Children in British Columbia with complex care needs that can manifest themselves in violent rages deserve more from the child welfare system than being locked in windowless rooms or tranquilized by doctors, says a report detailing the failed care of an 11-year-old boy who was zapped by an RCMP Taser.
Serious errors made by the Ministry for Children and Family Development left the boy open to abuse and neglect in his family home and in the numerous other homes he was placed in by the ministry, said the report released Thursday by B.C.'s children's representative Mary Ellen Turpel-Lafond.
One foster family regularly kept the boy locked in a shed located on a rural property. Another put him in cold showers to punish him for wetting his bed and his parents raised him for the first two years of life in an atmosphere of domestic violence, alcohol abuse, starvation and neglect, the report stated.
The report, "Who Protected Him? How B.C.'s Child Welfare System Failed One Of Its Most Vulnerable Children," finds 22 critical injury reports involving the boy, including nine injury reports following the April 2011 police Taser incident in Prince George which made national headlines.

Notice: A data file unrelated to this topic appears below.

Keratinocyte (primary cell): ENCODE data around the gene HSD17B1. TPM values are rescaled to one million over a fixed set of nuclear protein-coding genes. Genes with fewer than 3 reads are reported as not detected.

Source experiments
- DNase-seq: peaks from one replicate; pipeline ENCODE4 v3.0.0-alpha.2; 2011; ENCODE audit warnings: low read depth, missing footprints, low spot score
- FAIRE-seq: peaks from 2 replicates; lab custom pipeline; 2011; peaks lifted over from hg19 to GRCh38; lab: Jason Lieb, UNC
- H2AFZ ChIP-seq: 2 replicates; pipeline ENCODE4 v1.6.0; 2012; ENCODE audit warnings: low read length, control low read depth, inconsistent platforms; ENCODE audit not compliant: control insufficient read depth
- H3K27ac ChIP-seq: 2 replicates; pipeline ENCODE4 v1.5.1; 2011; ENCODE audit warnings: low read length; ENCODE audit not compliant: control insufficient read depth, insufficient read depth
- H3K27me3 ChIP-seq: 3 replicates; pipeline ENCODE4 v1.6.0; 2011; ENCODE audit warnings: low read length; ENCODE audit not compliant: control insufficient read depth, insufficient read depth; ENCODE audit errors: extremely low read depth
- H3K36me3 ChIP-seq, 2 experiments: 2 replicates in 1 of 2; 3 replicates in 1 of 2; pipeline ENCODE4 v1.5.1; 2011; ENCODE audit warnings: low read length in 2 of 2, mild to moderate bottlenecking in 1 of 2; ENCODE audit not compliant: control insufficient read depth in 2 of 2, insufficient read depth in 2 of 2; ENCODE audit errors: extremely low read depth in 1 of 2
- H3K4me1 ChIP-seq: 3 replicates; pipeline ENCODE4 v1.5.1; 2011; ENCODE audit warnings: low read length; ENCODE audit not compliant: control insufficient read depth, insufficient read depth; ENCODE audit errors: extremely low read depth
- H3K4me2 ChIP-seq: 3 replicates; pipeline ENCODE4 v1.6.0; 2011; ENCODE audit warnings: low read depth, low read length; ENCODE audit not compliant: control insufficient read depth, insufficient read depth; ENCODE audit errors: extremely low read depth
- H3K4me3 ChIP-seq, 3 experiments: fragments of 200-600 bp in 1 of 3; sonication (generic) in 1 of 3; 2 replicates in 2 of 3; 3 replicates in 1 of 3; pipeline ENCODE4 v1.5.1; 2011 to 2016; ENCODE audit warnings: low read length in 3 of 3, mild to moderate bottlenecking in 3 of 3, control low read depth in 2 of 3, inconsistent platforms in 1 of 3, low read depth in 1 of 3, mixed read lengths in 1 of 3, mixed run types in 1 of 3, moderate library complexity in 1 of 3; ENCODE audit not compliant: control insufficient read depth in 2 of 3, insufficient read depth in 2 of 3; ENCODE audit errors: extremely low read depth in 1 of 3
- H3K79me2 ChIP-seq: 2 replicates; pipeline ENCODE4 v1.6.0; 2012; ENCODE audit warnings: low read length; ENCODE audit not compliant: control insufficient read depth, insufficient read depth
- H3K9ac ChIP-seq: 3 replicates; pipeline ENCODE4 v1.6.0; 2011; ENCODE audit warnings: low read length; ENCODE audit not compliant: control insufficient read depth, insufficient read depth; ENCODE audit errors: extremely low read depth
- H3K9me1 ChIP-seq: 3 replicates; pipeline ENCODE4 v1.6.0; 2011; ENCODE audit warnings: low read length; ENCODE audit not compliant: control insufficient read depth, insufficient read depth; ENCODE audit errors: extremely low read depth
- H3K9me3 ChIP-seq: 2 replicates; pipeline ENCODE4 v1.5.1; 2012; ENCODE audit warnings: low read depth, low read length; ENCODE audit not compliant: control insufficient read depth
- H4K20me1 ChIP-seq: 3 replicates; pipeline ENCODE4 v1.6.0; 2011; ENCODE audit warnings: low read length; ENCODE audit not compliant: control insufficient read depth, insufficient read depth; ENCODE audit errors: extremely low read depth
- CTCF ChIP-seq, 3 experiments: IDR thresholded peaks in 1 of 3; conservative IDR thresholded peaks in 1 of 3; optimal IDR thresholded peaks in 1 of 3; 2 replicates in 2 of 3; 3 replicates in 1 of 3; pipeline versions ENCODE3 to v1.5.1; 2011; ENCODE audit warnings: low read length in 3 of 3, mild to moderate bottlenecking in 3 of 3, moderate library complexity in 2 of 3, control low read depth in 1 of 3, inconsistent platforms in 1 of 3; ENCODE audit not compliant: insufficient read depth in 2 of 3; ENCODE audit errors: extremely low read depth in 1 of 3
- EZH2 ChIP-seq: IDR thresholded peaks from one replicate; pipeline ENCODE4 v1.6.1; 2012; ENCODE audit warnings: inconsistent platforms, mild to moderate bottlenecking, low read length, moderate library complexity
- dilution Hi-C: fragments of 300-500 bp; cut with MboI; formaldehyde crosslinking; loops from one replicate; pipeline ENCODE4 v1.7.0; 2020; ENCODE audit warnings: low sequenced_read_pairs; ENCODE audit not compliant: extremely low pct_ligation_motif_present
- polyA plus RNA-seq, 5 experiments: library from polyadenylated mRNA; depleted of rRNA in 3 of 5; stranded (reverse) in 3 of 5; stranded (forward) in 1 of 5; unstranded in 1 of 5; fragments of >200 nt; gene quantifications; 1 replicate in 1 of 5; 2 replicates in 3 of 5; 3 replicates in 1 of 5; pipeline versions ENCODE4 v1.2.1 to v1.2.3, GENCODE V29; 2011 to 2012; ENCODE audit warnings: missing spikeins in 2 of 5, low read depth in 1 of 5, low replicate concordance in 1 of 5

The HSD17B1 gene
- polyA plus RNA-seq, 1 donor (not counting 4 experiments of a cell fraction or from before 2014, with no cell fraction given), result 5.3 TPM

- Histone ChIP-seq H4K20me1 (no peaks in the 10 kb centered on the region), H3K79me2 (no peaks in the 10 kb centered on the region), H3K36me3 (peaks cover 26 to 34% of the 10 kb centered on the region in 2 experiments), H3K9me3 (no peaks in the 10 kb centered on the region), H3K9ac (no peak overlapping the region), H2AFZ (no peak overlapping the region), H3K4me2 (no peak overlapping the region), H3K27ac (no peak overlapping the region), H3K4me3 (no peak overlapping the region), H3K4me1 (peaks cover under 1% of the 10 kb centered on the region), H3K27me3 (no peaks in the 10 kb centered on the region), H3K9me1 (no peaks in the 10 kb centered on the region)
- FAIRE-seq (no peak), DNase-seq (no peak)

"The sad reality of this report is that the Tasering by the police of this boy at 11 years old is probably one of the least traumatic things that happened to him when I look at the 22 critical incidents reported to my office, including nine since the Tasering," Turpel-Lafond said at a news conference.
The report states the Taser incident occurred in April 2011, six days after the boy was moved to a new group home, his 15th move since 2001.
The incident escalated after the boy barricaded his bedroom door and escaped through a window. About an hour later, he was located in a nearby trailer stabbing at the walls and upholstery with two steak knives he found in the trailer, stated the report.
The boy stabbed the group home manager below the ribs after climbing out of the trailer's window and fled to another home. Three RCMP officers arrived shortly afterwards and after a standoff during which the boy continued to hold one of the knives, he was jolted as he stepped out of the home.
Turpel-Lafond said the boy has been known to the children's ministry since his birth, but the level of care he received "can only be described as appalling. Certainly not the way a compassionate society should treat any child. I can only characterize this as care by trial and error."
She said the boy's basic rights to safety, education, health care, socialization and cultural identity were not provided by the ministry.
The report makes four recommendations, including: create a residential service program for children with complex needs that can't be met in traditional foster home or group home settings; implement senior management oversight for cases of children with complex needs; develop a ministry unit to provide training and clinical support to those dealing with complex-needs children and youth; immediately stop using isolation rooms to manage behaviour in care homes.